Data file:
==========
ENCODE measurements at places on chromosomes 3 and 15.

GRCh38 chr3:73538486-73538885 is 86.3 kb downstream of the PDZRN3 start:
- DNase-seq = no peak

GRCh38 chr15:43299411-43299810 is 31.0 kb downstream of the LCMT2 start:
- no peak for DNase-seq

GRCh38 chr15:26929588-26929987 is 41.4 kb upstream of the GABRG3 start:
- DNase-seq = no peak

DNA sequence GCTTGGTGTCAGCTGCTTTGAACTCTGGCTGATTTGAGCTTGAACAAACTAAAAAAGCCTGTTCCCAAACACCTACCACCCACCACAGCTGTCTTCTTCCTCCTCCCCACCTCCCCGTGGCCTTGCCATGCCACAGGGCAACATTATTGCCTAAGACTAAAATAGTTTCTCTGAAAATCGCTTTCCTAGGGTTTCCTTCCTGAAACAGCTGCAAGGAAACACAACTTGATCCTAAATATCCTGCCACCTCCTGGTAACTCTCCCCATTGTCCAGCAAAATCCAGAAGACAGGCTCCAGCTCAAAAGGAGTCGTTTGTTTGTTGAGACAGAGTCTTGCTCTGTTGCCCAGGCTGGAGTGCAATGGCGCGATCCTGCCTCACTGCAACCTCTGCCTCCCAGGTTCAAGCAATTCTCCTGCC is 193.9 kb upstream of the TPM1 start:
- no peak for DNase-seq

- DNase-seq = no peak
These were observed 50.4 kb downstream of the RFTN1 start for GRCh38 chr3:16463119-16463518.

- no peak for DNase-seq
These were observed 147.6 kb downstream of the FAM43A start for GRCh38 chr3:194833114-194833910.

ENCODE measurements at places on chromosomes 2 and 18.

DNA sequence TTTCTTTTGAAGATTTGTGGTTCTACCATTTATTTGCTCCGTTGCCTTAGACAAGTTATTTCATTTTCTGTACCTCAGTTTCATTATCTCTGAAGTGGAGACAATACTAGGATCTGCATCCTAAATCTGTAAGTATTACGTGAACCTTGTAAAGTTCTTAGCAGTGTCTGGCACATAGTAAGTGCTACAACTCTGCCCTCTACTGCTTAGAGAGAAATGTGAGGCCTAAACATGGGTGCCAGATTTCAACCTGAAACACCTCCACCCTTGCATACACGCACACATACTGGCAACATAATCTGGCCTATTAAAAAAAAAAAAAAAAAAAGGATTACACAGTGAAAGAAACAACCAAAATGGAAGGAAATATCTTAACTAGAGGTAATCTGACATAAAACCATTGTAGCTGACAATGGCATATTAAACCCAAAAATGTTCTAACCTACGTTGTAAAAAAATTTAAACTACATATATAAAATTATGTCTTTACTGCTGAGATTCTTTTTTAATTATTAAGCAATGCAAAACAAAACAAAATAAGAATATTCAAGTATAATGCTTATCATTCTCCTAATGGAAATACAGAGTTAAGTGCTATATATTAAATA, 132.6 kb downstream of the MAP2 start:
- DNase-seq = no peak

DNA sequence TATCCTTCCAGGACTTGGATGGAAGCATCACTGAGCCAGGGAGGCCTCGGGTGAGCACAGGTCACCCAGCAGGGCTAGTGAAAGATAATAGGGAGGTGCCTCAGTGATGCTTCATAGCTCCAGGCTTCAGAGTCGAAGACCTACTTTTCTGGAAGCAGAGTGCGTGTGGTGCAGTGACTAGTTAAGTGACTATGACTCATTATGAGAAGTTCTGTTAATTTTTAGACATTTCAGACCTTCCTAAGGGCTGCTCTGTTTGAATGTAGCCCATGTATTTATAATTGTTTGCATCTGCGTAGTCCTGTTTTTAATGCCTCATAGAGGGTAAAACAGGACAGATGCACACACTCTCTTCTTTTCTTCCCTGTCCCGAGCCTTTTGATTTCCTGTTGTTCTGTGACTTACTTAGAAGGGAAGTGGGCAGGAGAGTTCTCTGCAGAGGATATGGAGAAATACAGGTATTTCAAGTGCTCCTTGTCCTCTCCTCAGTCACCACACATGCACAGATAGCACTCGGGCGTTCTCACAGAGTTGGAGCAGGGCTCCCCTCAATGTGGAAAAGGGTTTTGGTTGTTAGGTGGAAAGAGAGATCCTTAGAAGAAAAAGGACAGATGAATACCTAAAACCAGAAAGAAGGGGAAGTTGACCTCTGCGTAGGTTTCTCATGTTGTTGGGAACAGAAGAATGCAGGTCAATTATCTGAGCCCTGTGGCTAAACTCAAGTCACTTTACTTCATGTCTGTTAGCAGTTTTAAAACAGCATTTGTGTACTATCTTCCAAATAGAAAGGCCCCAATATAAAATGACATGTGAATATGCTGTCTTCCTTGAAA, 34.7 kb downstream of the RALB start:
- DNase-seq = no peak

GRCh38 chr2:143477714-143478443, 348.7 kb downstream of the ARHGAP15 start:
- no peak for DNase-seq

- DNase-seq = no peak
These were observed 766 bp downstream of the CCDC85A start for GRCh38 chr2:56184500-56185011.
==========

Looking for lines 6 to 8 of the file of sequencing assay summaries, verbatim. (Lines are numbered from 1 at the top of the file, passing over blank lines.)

GRCh38 chr15:26929588-26929987 is 41.4 kb upstream of the GABRG3 start:
- DNase-seq = no peak

DNA sequence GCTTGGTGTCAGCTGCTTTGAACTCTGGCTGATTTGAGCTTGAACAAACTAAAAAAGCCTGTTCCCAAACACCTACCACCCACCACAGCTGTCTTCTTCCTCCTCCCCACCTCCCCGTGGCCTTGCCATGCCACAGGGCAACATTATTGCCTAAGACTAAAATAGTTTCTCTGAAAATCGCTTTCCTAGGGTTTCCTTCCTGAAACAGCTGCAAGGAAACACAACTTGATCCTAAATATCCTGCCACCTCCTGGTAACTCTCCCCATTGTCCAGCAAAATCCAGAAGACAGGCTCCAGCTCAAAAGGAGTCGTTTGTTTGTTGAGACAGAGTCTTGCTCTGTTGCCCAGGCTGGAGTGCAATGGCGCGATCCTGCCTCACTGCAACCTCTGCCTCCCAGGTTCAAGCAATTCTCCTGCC is 193.9 kb upstream of the TPM1 start: